The Navins – Saturday, May 14th at the Funhouse (109 Eastlake Ave E, Seattle) with f-holes and Stay Up

See you next month!


April 2016

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Not Yourself Today (GM1035)

01. Judy, you’re not yourself today
02. Take it away
03. Never wanted nothing
04. What you do
05. Piano fire
06. When we turn blue
07. Something about you
08. Oceans
09. Better luck
10. See you again
11. Wallet full of signs

Produced by The Navins

Additional Keyboards and Violin: Corrina MacFarlane Recorded at Earwig Studios and Easylake, Seattle, WA Engineered by Don Farwell and Corey Knafelz

Mixed by Don Farwell at Earwig Studios
Mastered by Blake Bickel at Dynamic Sound Service

All songs written by The Navins
except Piano Fire, written by Mark Linkous
Published by This is Easylake (ASCAP), except Piano Fire, by Spirit Ditch Music

Photography US Library of Congress & Corey Knafelz Design Corey Knafelz

© 2016 Green Monkey Records, All Rights Reserved.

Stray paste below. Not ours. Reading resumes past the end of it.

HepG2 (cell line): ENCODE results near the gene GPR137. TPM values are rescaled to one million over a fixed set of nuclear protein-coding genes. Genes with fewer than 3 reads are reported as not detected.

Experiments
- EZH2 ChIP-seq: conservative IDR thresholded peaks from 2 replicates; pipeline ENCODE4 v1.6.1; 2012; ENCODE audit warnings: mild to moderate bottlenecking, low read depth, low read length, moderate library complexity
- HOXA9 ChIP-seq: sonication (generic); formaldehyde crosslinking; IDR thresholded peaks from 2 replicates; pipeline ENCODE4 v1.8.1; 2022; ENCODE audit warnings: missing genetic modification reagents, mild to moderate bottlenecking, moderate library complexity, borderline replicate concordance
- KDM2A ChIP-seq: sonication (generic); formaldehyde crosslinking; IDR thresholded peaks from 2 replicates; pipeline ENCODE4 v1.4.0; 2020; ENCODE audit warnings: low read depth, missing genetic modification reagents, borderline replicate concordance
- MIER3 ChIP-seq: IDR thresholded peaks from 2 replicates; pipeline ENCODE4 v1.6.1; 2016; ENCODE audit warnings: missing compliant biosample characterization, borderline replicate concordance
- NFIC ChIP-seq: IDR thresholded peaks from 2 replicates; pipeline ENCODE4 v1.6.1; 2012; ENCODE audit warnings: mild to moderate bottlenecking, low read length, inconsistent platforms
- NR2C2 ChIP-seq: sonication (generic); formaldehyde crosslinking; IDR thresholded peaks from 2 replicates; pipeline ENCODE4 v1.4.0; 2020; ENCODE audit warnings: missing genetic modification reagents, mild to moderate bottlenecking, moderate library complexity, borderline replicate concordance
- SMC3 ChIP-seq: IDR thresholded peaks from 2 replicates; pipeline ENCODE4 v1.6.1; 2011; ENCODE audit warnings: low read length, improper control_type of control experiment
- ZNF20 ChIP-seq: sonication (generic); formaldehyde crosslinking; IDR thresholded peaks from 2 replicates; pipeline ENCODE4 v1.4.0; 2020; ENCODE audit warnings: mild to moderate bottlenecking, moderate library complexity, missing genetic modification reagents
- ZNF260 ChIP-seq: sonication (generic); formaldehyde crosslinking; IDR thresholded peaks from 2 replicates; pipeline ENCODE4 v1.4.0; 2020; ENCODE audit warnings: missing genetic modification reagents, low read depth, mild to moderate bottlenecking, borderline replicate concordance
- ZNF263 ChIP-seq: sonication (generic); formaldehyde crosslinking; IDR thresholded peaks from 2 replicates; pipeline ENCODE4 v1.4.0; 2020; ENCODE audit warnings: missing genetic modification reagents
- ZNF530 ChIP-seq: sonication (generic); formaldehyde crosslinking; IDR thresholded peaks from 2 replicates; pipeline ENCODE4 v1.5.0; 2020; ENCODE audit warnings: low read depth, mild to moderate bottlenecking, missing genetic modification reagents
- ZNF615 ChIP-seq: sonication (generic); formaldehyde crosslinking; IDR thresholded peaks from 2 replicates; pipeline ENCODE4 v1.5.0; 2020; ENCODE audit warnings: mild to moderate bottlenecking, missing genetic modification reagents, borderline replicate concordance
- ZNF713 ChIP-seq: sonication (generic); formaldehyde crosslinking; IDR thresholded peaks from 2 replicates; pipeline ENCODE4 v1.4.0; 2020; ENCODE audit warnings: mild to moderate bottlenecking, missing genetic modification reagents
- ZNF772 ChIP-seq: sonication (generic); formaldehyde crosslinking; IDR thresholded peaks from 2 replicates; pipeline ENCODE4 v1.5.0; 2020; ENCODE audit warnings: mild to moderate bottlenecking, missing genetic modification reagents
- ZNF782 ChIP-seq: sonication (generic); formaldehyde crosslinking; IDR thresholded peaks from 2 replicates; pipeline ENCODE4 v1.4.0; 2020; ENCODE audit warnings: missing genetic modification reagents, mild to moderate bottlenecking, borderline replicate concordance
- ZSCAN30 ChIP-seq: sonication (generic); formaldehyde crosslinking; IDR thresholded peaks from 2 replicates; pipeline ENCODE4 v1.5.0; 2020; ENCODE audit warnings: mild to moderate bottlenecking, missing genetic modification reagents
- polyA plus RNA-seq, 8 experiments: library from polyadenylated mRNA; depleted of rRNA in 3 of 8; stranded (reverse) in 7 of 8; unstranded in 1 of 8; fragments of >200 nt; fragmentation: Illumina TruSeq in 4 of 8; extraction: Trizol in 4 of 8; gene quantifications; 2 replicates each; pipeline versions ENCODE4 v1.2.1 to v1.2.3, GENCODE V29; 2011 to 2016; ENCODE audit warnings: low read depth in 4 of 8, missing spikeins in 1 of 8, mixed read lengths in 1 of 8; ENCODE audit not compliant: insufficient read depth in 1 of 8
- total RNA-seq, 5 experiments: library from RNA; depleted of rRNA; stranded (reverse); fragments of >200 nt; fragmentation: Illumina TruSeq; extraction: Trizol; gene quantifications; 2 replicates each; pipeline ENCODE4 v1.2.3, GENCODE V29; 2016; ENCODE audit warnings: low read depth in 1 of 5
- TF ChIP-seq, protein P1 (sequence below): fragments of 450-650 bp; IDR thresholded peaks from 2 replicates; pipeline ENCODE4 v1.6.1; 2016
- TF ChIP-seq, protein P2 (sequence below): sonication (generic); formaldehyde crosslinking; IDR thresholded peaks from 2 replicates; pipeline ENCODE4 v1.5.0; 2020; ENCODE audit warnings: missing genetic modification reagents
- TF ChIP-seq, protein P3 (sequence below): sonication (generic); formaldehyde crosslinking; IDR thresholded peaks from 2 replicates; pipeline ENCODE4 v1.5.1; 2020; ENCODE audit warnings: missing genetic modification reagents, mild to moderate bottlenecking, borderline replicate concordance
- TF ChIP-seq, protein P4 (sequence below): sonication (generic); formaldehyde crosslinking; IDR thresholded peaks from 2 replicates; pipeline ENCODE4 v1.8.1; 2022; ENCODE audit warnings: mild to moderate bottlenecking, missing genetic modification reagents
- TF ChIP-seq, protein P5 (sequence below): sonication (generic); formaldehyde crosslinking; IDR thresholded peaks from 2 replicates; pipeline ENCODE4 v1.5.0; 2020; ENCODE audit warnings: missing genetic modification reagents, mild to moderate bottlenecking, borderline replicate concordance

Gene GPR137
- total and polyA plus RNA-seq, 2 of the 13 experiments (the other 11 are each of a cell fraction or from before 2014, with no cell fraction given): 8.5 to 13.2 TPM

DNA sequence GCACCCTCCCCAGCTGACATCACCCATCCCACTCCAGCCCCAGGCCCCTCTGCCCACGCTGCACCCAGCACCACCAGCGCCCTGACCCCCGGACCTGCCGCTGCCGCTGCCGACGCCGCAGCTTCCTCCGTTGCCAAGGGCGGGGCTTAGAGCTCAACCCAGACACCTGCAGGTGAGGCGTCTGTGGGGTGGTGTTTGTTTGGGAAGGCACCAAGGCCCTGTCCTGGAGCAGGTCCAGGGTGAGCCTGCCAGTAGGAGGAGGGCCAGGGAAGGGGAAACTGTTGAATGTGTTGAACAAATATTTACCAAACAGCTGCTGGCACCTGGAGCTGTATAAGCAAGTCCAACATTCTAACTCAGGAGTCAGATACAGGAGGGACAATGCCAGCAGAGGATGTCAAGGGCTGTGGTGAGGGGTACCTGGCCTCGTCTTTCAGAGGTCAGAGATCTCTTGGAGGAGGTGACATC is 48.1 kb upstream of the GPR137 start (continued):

The Navins:

Cain Morehead – Lead Vocals, Guitar

Gary Thorstensen – Lead Guitar, Vocals

Corey Knafelz – Lead Drums, Vocals

Ron Garcia – Bass, Vocals


The Navins press kit  –  The Navins Facebook page

The Navins reverbnation  –

Bonus Q&A Session:

We thought it might be good to give the buying public a little more insight into the band by asking these quite difficult questions.

TD: Hey Navins – Heard the band started out in Yakima. True? What’s the short history?

Cain: The band started in West Seattle. Ron and Cain were friends that originally met when they both lived in/grew up in Yakima. The band morphed over the years from a three piece acoustic, electric guitar and a stand up bass player playing shoe gazer Lo-Fi folk rock to the Tweed and Rickenbacker driven fuzz it is now.